My previous blog post covered the need for handling state across devices/users and introduced the different Windows Azure storage options. In this post, I want to discuss the approach to data architecture in more detail.
Why not just use SQL databases?
While SQL databases provide many of the functionality known from a RDBMS they come with a higher price point and pretty hard size limitations (150GB as of March 2013). This makes them great for solutions with a predictable amount of data and scenarios which benefit from RDMBS capabilities such as Transact-SQL support. Another benefit might be the reuse of your client libraries because tabular data stream (TDS) being the communication protocol for both SQL Server and SQL databases.
However most services will have the need to store and query an increasing amount of data which pushes a single database at its scale up limitations. Since cloud computing is based on scale out we’re soon confronted with the challenge to partition our data across multiple storage nodes or different storage technologies (such as Tables, Blobs, Hadoop on Azure, SQL databases, …).
While traditional reasons for partioning where predominately about horizontal partitioning (e.g. sharding) the cloud provides new reasons for data partitioning such as cost optimization through the usage of different storage technologies or the ability to only temporarily store data (e.g. when running a Monte Carlo simulation on a Hadoop cluster on Windows Azure).
In horizontal partitioning, we spread all data across similar nodes to achieve massive scale out of data and load. In such a scenario, all queries within a partition are fast and simple while querying data cross-partitions becomes expensive. An example of horizontal partitioning is the distribution of an order table according to the customer which placed the order. In this example we partition the order table using the customer as the partition key. This would make it very efficient for retrieving orders that belong to a specific customer but very ineffective to retrieve information that involves cross customer queries such us “What are the customers that ordered product xyz”.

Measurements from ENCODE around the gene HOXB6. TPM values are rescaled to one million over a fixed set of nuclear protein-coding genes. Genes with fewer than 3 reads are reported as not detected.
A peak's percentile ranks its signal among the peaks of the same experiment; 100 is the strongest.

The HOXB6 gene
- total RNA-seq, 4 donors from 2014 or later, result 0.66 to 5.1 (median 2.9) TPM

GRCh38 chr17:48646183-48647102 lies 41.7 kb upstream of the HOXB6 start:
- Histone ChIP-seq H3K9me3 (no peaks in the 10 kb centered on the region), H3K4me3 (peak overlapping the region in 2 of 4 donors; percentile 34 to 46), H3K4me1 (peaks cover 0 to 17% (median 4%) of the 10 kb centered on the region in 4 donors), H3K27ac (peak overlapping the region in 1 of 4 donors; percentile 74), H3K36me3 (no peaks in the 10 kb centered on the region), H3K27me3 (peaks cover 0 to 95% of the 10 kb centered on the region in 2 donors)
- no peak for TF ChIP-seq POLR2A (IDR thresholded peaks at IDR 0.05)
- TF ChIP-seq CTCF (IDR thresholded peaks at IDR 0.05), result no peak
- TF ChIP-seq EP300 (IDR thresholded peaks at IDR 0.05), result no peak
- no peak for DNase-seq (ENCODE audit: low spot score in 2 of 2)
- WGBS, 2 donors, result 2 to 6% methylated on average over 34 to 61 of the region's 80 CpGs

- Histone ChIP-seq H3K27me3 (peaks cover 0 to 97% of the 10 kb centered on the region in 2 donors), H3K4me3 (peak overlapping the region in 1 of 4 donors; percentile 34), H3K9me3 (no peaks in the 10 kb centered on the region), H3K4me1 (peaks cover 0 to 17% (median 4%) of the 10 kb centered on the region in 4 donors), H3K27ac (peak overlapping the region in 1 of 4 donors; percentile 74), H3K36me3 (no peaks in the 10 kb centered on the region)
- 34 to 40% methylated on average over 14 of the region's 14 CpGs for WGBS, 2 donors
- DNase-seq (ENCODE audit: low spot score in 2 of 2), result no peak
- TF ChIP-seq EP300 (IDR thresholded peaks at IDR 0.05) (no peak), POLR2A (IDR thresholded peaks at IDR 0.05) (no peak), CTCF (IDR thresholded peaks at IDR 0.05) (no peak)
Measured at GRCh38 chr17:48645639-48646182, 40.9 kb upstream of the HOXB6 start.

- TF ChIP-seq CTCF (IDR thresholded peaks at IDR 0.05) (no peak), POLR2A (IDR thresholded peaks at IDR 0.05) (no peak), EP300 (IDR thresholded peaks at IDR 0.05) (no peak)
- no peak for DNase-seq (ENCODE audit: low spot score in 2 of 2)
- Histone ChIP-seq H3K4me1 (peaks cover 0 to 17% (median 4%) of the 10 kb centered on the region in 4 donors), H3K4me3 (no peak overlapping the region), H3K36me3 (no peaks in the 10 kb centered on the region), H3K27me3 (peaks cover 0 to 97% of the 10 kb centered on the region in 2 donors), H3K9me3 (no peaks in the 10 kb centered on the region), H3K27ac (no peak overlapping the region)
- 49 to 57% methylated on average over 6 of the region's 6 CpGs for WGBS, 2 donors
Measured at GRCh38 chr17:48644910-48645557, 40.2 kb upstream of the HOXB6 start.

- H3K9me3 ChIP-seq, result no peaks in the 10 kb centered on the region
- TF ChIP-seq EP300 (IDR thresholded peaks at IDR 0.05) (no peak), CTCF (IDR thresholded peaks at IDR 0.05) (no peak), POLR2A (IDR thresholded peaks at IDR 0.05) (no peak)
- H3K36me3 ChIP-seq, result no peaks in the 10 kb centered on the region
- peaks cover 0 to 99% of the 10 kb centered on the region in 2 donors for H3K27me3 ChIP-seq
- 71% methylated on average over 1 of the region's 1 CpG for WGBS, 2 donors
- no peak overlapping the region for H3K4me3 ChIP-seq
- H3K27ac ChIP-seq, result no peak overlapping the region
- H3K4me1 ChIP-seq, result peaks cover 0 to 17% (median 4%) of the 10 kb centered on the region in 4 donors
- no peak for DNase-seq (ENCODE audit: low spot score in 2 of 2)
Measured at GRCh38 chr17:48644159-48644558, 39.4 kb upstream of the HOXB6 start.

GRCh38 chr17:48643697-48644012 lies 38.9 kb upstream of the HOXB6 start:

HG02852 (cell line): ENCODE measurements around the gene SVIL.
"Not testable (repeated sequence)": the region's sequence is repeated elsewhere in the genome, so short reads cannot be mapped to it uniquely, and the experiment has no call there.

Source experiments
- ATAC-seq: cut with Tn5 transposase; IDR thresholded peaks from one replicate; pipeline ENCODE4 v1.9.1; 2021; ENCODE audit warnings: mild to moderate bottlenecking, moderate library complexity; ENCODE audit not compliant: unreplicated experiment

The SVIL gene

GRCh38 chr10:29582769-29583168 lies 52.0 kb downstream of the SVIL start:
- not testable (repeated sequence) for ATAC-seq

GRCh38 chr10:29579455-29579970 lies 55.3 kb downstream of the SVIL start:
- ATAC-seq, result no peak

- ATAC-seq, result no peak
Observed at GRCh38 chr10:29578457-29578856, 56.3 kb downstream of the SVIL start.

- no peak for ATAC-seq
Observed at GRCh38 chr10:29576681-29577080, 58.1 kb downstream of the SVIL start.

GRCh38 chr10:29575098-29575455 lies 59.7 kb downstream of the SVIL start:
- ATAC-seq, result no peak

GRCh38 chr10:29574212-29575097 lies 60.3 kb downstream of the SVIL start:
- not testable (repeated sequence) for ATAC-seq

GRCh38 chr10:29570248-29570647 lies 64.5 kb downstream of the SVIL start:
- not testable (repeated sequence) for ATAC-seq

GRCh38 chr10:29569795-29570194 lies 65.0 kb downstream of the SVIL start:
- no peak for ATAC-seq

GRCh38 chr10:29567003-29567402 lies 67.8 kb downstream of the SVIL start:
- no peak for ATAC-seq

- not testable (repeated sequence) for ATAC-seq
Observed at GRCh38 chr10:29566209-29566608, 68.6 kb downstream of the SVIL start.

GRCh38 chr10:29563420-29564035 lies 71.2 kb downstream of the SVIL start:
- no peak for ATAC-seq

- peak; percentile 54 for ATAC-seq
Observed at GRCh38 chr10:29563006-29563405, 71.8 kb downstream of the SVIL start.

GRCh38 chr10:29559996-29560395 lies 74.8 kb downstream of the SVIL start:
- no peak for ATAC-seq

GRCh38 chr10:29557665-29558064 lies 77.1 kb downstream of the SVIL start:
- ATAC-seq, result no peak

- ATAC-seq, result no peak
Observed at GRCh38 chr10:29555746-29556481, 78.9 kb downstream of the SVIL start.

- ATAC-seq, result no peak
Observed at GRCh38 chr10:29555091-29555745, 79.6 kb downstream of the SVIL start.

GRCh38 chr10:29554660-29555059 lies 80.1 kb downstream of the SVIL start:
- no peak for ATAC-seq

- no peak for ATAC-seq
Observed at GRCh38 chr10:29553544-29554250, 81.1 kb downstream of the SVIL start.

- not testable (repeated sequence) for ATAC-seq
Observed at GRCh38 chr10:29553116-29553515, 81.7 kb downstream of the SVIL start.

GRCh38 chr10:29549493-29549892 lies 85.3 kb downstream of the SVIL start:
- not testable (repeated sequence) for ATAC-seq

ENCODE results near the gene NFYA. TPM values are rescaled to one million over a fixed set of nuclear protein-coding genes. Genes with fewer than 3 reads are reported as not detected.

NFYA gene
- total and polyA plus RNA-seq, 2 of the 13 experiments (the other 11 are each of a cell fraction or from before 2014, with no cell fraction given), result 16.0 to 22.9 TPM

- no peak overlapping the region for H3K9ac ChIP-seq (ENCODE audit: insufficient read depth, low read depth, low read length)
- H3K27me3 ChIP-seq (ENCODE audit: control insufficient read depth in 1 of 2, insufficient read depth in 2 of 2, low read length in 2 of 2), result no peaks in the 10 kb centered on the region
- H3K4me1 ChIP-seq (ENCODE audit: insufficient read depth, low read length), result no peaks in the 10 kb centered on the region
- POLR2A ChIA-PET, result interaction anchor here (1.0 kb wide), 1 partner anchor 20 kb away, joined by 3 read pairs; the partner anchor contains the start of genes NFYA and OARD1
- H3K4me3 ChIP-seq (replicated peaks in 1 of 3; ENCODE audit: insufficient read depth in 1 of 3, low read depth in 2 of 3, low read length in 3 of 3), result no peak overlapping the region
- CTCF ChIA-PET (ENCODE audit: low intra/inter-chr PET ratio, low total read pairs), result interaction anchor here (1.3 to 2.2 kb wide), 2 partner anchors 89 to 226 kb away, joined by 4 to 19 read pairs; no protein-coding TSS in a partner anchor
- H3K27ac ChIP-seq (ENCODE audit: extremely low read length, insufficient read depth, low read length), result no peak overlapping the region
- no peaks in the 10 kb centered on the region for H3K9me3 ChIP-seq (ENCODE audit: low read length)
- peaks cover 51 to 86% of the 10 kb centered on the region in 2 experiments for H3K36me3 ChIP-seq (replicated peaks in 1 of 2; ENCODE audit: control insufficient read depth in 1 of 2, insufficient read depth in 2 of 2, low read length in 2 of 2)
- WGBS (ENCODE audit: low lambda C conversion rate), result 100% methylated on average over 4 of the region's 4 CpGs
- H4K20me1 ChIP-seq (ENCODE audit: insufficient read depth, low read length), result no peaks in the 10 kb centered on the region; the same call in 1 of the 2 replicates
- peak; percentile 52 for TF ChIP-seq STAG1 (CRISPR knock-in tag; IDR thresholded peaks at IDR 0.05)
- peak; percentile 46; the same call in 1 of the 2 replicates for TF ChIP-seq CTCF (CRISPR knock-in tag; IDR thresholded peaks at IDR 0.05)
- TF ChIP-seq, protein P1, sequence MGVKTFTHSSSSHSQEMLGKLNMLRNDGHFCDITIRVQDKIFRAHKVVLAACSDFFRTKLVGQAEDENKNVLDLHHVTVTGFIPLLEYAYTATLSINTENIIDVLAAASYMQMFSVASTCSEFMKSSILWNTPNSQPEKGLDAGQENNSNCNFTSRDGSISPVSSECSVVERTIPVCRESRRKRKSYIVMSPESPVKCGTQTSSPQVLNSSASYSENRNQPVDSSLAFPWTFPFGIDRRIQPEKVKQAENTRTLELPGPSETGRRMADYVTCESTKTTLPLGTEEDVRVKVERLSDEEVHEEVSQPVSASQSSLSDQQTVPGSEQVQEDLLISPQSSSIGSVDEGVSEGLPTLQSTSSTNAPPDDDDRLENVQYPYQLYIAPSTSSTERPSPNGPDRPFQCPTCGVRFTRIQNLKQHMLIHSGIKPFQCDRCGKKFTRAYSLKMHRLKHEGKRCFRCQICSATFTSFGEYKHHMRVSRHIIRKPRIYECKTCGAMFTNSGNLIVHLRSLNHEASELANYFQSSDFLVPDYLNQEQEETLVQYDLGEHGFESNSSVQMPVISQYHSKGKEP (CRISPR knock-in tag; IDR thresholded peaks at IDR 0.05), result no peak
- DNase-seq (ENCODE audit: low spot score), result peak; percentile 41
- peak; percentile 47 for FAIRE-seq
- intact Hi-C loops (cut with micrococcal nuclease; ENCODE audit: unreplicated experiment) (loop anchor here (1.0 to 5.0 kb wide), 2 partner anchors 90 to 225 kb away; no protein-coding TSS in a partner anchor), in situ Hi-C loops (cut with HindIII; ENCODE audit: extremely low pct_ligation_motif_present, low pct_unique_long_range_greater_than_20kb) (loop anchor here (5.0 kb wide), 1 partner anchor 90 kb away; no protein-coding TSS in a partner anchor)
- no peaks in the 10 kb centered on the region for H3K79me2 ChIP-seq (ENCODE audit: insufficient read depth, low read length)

In vertical partitioning, we spread data across dis-similar nodes to take advantage of different storage capabilities within a logical dataset. By doing so, we can leverage more expensive indexed storage for frequently queried data but store large data entities in cheaper storage (such as blob and tables). For instance, we could store all order information in a SQL database except the order documents, which we store as pdf in blob storage. The downside of this approach is that retrieving a whole row requires more than just one query.
In hybrid partitioning we take advantage of horizontal and vertical partitioning within the same logical dataset. For instance leverage horizontal partitioning across multiple similar SQL databases (sharding) but use blob storage to store the order documents.
To take advantage of cheap cloud storage we must partition our data.
In all partitioned scenarios it is cheap to query data within a partition but expensive to query it across multiple partitions or storage types. However since storage is fairly cheap and available in unlimited capacity, it is a very common approach to aggressively duplicate data to ensure every query includes a partition key. By doing so, we optimize the service for data retrieval. For example, if we have an order table which is partitioned by customers, it is expensive to retrieve a list of customers which ordered product xyz. This is because we can’t provide the query with a partition key. One way to address this problem is to create a second table which duplicates the data but uses product as the partition key. We basically optimize our service for data retrieval and not for data inserts. Which is a fundamental change for many of us used to SQL databases.